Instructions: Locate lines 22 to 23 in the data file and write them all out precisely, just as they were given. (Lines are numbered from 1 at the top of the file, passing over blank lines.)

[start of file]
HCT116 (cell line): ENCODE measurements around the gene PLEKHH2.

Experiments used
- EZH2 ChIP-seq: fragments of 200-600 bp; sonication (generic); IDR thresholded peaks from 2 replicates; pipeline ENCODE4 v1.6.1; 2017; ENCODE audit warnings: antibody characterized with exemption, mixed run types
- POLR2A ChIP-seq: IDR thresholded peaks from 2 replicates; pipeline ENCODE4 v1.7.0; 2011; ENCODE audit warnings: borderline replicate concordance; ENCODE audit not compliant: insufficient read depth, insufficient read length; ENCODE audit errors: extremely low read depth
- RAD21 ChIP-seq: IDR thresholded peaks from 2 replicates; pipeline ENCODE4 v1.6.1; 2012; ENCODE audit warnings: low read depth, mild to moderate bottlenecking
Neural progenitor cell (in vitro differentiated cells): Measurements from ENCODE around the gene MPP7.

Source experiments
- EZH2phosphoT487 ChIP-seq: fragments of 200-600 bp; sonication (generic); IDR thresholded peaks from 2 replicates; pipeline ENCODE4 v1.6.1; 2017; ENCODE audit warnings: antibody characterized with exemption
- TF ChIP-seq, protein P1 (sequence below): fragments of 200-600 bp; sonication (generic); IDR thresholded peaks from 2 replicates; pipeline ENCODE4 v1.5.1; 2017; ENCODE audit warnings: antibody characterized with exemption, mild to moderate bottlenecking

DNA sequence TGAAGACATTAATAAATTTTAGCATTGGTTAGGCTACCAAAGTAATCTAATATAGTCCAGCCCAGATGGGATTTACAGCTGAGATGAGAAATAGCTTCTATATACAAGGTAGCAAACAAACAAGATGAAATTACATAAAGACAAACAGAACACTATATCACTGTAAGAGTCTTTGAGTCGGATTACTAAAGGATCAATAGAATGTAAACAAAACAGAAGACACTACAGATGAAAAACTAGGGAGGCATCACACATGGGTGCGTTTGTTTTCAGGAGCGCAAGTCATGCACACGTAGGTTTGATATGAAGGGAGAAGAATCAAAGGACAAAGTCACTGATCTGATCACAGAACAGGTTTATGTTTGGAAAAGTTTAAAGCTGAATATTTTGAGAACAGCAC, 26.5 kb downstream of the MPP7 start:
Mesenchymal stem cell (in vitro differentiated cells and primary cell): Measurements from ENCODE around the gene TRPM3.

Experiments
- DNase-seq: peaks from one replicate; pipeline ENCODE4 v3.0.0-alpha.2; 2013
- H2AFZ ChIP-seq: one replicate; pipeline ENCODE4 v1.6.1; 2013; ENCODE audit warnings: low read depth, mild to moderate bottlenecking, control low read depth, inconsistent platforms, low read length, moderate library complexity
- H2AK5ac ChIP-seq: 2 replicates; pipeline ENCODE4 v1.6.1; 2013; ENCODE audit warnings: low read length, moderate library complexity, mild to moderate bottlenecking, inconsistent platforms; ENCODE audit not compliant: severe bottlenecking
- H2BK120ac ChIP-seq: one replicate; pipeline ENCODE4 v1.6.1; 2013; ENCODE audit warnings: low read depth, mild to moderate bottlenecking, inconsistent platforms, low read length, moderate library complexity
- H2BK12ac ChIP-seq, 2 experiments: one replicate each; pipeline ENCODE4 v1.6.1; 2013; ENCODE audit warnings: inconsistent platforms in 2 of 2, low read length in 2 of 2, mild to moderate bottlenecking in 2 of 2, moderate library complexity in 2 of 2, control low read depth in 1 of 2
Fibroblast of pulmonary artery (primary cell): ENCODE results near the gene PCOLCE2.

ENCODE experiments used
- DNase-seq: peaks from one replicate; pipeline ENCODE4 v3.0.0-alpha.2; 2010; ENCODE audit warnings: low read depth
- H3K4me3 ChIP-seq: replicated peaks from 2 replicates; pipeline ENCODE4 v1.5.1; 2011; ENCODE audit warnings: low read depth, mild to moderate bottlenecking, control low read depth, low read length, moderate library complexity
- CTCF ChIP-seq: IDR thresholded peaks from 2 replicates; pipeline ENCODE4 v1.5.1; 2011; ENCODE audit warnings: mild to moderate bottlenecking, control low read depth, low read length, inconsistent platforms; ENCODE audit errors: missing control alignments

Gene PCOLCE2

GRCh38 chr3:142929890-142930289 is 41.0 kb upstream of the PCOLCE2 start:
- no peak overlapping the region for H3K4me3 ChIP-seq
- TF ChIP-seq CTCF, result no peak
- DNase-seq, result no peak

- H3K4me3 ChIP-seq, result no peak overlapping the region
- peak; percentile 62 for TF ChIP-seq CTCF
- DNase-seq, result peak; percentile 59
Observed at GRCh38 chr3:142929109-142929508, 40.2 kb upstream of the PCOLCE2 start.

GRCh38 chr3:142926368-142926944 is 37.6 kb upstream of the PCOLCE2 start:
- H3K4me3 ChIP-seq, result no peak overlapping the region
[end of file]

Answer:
- CTCF ChIP-seq: IDR thresholded peaks from 2 replicates; pipeline ENCODE4 v1.5.1; 2011; ENCODE audit warnings: mild to moderate bottlenecking, control low read depth, low read length, inconsistent platforms; ENCODE audit errors: missing control alignments

Gene PCOLCE2